In the meantime I had developed a couple of Apps using React Native but the developer experience wasn’t great, I’m used to hot-reloading and React Native and Expo felt slow and clunky (This was back in late 2017, since then there’s been several improvements including Fast Refresh – so I will take a fresh look soon ), and there were stories of development teams who had tried and abandoned their efforts and returned to native languages.

Then in December 2019 at the Flutter Interact conference, the 1.12 release was announced.

Flutter uses Dart as its language and has a component architecture.

In many ways, Flutter feels like Apache Flex circa 2005 but this time you don’t need a plugin! Turns out I’m not alone and was very happy to see one of my old flash heroes Grant Skinner take the stage and present some great UX work.

It even has tools which remind me of Flash for example Rive.

Not only can you write once for Android and iOS but now there is beta support for web and alpha support for mac, with the ambition of deployment to any OS! including Fuschia OS.

The write once run anywhere idea is not new, but the idea of compiling everything to native and not using some sort of bridge/wrapper/plugin is ( ignoring game engines such as Unity – license fees might be payable ).

Google is calling this Ambient Computing and if it works then the future may mean that it doesn’t really matter what OS you use, you can use any Flutter app.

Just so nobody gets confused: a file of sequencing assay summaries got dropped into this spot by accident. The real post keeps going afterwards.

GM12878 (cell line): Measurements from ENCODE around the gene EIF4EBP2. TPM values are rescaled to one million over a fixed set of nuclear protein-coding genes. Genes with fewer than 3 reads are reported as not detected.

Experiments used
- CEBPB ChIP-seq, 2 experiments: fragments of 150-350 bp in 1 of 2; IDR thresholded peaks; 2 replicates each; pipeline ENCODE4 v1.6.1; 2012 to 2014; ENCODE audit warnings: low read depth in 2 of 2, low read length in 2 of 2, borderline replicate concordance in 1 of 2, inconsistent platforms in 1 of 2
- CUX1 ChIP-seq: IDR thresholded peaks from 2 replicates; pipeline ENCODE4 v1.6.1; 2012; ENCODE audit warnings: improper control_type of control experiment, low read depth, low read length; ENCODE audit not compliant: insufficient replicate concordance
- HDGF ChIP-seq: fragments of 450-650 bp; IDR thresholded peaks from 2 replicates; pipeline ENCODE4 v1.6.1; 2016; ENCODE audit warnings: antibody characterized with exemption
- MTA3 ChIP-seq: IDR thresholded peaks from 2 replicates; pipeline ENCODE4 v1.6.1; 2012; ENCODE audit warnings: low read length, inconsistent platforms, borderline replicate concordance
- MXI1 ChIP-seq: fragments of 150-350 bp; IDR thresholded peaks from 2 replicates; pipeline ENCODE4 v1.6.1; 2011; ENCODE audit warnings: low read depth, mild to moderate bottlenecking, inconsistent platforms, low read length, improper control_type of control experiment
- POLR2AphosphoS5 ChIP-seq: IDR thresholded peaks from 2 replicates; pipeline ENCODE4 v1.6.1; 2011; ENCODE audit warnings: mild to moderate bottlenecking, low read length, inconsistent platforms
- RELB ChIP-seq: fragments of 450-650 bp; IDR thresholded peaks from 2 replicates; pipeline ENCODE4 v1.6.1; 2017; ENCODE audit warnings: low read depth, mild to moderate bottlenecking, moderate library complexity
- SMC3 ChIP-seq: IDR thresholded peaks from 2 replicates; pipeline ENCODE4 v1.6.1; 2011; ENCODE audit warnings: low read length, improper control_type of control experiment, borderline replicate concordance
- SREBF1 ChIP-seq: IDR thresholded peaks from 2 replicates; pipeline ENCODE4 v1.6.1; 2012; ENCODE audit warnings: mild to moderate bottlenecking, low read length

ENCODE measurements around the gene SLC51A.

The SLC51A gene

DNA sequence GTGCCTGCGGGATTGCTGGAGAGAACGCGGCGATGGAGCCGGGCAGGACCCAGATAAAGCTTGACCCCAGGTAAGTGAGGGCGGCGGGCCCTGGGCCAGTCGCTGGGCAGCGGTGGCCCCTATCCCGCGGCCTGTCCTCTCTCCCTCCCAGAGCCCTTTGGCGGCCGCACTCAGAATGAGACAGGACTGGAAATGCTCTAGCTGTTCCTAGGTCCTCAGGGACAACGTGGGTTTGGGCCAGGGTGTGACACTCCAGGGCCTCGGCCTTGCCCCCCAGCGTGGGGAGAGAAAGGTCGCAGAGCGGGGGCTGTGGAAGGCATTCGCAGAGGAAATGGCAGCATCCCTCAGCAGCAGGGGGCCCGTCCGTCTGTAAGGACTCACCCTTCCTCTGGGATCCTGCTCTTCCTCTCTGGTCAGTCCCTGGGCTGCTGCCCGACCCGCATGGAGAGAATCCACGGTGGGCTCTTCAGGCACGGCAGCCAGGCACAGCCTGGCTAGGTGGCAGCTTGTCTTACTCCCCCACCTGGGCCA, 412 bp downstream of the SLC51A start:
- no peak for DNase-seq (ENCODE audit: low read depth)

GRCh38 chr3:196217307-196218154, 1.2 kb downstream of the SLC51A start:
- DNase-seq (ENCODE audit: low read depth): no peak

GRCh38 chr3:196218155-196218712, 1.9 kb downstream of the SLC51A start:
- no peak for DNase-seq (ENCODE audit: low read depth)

I’ve just started my first project, to rebuild Bug Bounce, it’s probably not the best way to make a game ( I’d choose Unity for a serious project ), but it is a great way to learn a new language and framework, data, graphics, UI etc.

JavaScript or EcmaScript

I’ve just started looking for a new Job and after a few calls from the Agencies, there’s one question which I’m finding hard to answer.

How many years of JavaScript experience do you have?

I think the question should really be.

How long have you been using EcmaScript and which versions?

So whilst I have been using JavaScript for 17 years and I could just say that, in reality it’s changed a lot in that time and then for much of that time it wasn’t something I was using full time.

For years I was using Actionscript 3, you might know that it’s an ES4 language, which counter-intuitively has much more in common with ES6 aka ES2015 aka Harmony, Typescript and Google Dart than it does with ES5!

But how could ES4 have those features if they weren’t in ES5? Well ES4 was ambitious it added Classes and more to JavaScript and it got bogged down politically. In 2007 it was abandoned and the standards committee went for a less radical update, however, Adobe had the freedom to add whatever they liked to their own VM in the Flash Player and they went ahead, it’s only relatively recently that it’s features are appearing in the browsers thanks to ES6 and Babel.

And then just to confuse the agencies, even more, there’s TypeScript, which some refer to as ES2016+ or ES+! But try explaining that to a recruiter and most would just glaze over.

This article explains what happened to ES4.
EcmaScript 4 was too far ahead of its time

Brendan Eich’s feelings about the abandonment of ES4, worth reading the comments if you’re curious about why it happened, but a lot of suspicion around it being a political move by Microsoft to hold the web back.

This shows where ES4 fits in.

And if you’ve never seen AS3 then here’s a link so you can see how similar it is to ES6.

John Papa’s thoughts on whether Typescript should be referred to as  ES+